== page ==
"For a guide seasoned fly fishermen are the hardest to guide, and for a seasoned angler a good guide is hard to find. Most guides treat guding as a job, and they should. So it's an 8 hour day, from a respectable starting hour to a respectable end, and a quick slog through the water in the intervening time. But the best fishing is normally spread out over different parts of the day, depending on seasons and hatches and the weather, and the seasoned angler knows that.
Also, under most water conditions there is normally a way to find the feeding fish and catch them and the seasoned angler knows this as does a good guide, but it can often be hard on the guide.
And sometimes, particularly when drifting, you get one shot at a spot, and the guide must get you to the right spot, at the right time for that one shot. That fish, that comes from the tough spot where you know there has to be one, is always the icing on the cake, but it takes a special guide who can gauge the angler and the water and get it all just right, every time.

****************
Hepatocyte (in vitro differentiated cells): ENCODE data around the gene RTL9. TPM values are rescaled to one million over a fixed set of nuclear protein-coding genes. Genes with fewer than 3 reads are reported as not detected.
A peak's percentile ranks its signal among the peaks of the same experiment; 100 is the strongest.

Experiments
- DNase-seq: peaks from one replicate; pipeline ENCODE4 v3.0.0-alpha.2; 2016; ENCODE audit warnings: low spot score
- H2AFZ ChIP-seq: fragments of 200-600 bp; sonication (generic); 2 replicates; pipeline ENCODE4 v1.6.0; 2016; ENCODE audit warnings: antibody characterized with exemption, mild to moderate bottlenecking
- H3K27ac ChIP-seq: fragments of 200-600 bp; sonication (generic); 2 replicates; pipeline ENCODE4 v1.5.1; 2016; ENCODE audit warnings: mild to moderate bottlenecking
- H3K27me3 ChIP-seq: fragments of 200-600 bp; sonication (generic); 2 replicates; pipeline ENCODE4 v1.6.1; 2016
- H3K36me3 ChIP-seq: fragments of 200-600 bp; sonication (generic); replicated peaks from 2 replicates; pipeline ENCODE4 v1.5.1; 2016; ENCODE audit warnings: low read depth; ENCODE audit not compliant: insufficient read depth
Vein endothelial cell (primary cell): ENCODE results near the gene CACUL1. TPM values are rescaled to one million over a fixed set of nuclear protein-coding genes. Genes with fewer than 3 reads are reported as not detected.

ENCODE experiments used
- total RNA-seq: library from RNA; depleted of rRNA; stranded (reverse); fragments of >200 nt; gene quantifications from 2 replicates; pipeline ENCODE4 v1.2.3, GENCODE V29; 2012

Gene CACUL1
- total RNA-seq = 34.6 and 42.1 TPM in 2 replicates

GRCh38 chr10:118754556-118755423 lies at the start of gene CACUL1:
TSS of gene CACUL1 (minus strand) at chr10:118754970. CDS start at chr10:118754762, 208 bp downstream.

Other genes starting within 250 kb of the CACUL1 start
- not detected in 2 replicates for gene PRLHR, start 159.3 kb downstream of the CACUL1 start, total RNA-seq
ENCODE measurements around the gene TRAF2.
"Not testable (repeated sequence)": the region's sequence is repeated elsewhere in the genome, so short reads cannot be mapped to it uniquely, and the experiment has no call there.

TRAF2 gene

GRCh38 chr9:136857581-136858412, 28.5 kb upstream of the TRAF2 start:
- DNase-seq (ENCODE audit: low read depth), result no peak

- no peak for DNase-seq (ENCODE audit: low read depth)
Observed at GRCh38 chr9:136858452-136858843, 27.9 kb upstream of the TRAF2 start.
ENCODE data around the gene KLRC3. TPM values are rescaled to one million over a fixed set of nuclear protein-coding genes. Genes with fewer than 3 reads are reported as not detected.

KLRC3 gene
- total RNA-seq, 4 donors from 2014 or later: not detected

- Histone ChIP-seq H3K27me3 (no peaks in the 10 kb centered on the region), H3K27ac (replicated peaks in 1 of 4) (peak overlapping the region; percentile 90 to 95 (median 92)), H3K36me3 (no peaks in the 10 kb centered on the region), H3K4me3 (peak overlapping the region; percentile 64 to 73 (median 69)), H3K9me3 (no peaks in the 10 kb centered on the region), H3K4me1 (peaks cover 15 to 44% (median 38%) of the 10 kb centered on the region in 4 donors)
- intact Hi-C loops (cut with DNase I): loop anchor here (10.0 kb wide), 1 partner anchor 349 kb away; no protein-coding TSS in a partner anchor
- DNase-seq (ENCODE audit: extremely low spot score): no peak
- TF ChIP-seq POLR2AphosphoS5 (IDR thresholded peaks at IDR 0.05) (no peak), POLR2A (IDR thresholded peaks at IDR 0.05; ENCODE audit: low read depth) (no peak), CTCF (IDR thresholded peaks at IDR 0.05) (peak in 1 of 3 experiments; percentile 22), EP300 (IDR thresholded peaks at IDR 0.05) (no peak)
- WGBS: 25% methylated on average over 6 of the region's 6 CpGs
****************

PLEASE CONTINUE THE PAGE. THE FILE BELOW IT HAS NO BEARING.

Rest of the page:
And often the seasoned angler knows as much or more about fish behavior and bugs and flies and patterns, and the good guide knows his water, and the combination is just the thing. So a really good guide and a seasoned angler make a great team, as long as the two are willing to listen to each other. Too many guides don't.
And a great guide is more than just a guide, he's you companion for the day.
And that guide, the one who can handle a seasoned angler is a rare find.
I have been fly fishing for over 50 years. I have fished with guides on 3 continents. I have done my own share of guiding. And the best darned fly fishing guide I have ever come across, anywhere, is Kevin Wildgen at Fly Fishing Outfitters."